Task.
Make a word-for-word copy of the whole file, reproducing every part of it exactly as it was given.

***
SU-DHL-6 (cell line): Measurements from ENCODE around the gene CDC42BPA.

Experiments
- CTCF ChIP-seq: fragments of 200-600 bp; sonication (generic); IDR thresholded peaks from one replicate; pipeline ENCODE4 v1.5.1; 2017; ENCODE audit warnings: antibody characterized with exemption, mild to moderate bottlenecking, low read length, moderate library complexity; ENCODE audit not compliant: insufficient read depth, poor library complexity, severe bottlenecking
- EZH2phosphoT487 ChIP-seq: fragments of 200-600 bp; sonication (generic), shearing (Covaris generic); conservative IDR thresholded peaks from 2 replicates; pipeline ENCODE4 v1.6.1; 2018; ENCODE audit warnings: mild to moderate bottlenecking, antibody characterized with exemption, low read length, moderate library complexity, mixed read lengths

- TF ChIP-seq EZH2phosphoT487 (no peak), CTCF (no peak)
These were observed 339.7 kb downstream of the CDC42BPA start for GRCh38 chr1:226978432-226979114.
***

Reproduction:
SU-DHL-6 (cell line): Measurements from ENCODE around the gene CDC42BPA.

Experiments
- CTCF ChIP-seq: fragments of 200-600 bp; sonication (generic); IDR thresholded peaks from one replicate; pipeline ENCODE4 v1.5.1; 2017; ENCODE audit warnings: antibody characterized with exemption, mild to moderate bottlenecking, low read length, moderate library complexity; ENCODE audit not compliant: insufficient read depth, poor library complexity, severe bottlenecking
- EZH2phosphoT487 ChIP-seq: fragments of 200-600 bp; sonication (generic), shearing (Covaris generic); conservative IDR thresholded peaks from 2 replicates; pipeline ENCODE4 v1.6.1; 2018; ENCODE audit warnings: mild to moderate bottlenecking, antibody characterized with exemption, low read length, moderate library complexity, mixed read lengths

- TF ChIP-seq EZH2phosphoT487 (no peak), CTCF (no peak)
These were observed 339.7 kb downstream of the CDC42BPA start for GRCh38 chr1:226978432-226979114.